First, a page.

Hi, Melissa!
Thanks for your question. To NY, or to L.A.? The question again. . . No, NY and L.A. are not the only places to go. It depends on what you want to do and how far you want to go. If you eventually want to make it on Broadway, then you are eventually going to have to go to New York. If you want to be on TV or in film, then you're most likely going to have to get to L.A. at some point.

But you can get there gradually. Atlanta has a booming theatre scene. I think both Atlanta and Chicago are great places to have an acting career. Most people in those cities also need another job to support their careers, unless they have a trust fund or are a member of the few highly successful companies. This is also true of many actors in NY and L.A., where life can be more expensive and harsh than in those other cities.

I recommend as a first step, to try to work the regional circuit in Tennessee. I know of Tennessee Rep and the Clarence Brown Theatre (see Playbill On-Line regional theatre listings for more theatres there). Being 17 years old, with all those community theatre credits, you should have a good chance at getting cast. Invite agents to see you when you do. Don't worry too much about agents yet -- get a few regional theatre credits under your belt first. Then refer to previous Ask Blairs about Getting an Agent and proceed from there.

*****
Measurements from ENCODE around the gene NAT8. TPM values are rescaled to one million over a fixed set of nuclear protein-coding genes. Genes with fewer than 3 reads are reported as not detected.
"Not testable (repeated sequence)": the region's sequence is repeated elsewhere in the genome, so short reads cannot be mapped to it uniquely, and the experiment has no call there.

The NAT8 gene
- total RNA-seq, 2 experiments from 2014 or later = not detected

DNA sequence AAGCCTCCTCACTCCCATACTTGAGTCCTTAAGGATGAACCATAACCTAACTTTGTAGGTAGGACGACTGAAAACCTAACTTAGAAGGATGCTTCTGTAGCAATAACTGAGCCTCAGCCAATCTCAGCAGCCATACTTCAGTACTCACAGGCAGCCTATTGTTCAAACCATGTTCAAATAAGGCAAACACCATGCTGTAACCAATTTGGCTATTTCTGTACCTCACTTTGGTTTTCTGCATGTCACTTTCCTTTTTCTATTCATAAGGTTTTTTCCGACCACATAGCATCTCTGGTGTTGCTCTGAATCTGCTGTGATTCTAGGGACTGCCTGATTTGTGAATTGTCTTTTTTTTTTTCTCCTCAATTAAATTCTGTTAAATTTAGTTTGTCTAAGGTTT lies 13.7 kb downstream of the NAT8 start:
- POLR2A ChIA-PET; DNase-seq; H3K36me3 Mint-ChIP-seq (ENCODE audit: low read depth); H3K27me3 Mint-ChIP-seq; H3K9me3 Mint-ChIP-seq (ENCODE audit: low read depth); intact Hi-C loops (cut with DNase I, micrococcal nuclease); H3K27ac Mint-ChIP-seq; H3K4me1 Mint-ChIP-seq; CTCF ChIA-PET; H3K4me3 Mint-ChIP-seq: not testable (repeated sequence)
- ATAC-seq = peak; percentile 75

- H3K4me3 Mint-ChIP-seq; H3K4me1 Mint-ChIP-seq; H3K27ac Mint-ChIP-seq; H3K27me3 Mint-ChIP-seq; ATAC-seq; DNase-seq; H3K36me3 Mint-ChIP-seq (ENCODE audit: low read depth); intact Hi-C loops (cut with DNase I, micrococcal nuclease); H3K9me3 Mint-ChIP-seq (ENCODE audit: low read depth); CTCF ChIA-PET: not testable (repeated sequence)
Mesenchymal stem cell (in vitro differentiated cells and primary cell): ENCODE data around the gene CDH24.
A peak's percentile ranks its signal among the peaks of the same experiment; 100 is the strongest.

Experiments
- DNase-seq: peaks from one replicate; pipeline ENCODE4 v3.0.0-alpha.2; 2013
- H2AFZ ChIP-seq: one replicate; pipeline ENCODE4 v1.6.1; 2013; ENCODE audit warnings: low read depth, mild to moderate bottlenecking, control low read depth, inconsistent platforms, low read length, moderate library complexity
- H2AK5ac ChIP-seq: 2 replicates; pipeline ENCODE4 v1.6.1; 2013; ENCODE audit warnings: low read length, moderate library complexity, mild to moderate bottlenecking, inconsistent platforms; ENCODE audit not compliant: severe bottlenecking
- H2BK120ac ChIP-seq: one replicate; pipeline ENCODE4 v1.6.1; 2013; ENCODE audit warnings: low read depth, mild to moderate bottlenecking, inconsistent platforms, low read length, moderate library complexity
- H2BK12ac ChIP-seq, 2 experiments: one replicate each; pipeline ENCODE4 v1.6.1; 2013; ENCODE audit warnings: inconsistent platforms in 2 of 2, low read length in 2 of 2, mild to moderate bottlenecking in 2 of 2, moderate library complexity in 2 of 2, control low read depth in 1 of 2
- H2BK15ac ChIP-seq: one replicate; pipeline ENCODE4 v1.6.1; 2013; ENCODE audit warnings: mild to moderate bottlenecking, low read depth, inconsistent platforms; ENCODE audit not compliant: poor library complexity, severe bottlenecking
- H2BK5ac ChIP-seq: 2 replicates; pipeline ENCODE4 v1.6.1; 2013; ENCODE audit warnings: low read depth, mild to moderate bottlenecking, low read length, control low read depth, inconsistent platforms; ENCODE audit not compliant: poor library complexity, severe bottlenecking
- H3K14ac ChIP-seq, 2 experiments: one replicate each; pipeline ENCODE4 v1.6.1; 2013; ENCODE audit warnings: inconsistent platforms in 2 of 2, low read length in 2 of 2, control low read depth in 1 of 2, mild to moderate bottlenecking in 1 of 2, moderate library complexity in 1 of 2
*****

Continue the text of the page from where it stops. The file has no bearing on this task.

Talk to theatre artists in Atlanta. Use the Playbill On-Line Connections database in Theatre Central to see if you can locate other actors and theatre people in Atlanta -- actors LOVE to talk.

Best of luck to you!

Today’s Most Popular News:

Blocking belongs
on the stage,
not on websites.

Our website is made possible by
displaying online advertisements to our visitors.

Please consider supporting us by
whitelisting playbill.com with your ad blocker.
Thank you!